“Anyone's capable of making errors in judgment or mistakes in such a complex process, of course they are. If that’s been the case, and it may have been in some cases, then you wear that criticism, take that on the chin. But do I think people have consciously acted in other than good faith and with integrity, not I do not, and I see no real evidence of that,” Mr Burton says.

The government is studying the tribunal's reports to see if there are ways the settlement process could be improved.


Students of Maori can now be tested in the language at university scholarship level.

Maori educator Wiremu Docherty says that's a major advance for te reo rangatira.

The head of Maori at the Manukau Institute of Technology says in the past secondary school pupils have only been able to take the language up to sixth form level in the National Certificate of Educational Achievement.

He says the change is long overdue.

“Those students who wish to follow and continue their study in Maori, in te reo rangatira, had no avenue to have that subject as a scholarship subject, so I’m pleased to hear that,” Mr Docherty says.

He says the scholarship exam will challenge students in wharekura immersion classes to take their language skills to a higher level.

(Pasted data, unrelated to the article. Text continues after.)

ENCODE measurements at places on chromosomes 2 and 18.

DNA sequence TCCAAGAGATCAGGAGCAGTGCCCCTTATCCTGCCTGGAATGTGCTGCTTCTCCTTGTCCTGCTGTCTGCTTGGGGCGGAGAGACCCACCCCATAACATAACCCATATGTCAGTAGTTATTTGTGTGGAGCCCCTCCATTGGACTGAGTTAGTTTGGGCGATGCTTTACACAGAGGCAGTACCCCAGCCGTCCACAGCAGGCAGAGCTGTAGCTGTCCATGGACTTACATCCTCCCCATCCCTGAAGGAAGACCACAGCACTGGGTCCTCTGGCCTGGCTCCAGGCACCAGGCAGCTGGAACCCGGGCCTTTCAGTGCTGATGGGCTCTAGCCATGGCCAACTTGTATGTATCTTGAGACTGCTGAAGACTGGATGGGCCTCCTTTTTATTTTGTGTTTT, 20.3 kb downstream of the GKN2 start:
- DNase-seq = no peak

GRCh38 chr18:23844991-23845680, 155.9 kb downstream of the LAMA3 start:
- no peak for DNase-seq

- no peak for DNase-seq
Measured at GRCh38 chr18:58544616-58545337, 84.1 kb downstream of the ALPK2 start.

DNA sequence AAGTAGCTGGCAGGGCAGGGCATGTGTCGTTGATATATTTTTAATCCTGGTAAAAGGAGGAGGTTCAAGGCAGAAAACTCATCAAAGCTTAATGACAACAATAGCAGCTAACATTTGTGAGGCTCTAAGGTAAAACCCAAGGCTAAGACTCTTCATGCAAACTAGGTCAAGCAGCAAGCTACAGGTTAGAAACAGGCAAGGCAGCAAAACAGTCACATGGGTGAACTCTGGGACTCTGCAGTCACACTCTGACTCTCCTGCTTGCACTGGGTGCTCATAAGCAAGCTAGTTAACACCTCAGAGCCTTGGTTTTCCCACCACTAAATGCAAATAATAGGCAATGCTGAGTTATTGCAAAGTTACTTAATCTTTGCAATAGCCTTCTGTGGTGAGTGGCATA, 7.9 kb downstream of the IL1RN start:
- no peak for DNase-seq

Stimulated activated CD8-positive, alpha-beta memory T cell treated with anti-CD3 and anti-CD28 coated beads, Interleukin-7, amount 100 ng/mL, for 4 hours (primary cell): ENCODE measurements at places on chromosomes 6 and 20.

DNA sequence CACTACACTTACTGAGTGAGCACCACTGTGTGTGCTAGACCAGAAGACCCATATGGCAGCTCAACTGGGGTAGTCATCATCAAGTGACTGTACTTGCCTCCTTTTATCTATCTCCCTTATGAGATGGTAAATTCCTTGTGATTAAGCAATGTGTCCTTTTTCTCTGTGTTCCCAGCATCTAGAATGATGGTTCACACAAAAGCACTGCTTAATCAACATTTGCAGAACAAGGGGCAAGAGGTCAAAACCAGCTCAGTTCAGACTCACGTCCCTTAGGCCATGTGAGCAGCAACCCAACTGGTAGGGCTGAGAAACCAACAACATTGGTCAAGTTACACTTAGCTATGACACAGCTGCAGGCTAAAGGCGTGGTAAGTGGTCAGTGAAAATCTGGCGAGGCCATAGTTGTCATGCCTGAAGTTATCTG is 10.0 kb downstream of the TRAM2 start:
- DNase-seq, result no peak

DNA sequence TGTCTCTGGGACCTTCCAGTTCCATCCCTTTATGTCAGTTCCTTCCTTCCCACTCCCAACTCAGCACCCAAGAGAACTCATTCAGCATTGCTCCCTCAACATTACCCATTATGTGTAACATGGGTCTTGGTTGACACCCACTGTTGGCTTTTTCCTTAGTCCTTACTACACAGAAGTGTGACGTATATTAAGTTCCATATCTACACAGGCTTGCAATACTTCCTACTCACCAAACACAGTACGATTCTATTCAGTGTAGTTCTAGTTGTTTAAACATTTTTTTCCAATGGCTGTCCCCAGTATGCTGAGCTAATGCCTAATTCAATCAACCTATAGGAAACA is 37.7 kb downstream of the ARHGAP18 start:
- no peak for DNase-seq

A former Maori All Blacks coach says the team is being set up to fail.

Matt Te Pou says the Maori team has an impressive record in international rugby, and deserves more frequent matches against top class opposition.

He says the loss of the Churchill Cup says more about the team that didn't go rather than the one that did.

Many players were left behind because the large All Black squad and the junior All Blacks took priority.

“So consequently you send a Maori team away, some of the players are effectively C team players, and that’s how it is. They pull on a jersey, and without a doubt they’re Maori All Blacks, but the fact is when you look at that New Zealand Junior All Black side, there are top line players in there who should be in that Maori team,” Mr Te Pou says.

The Churchill Cup competition is more about developing rugby in Canada and the United States than helping grow Maori rugby.


The Greens' Maori spokesperson says changing the government won't improve the way treaty settlements are done.

Meteria Turei says the problems identified by the Waitangi Tribunal in the Tamaki Makaurau and Te Arawa settlement reports stem from the imbalance of power in the system.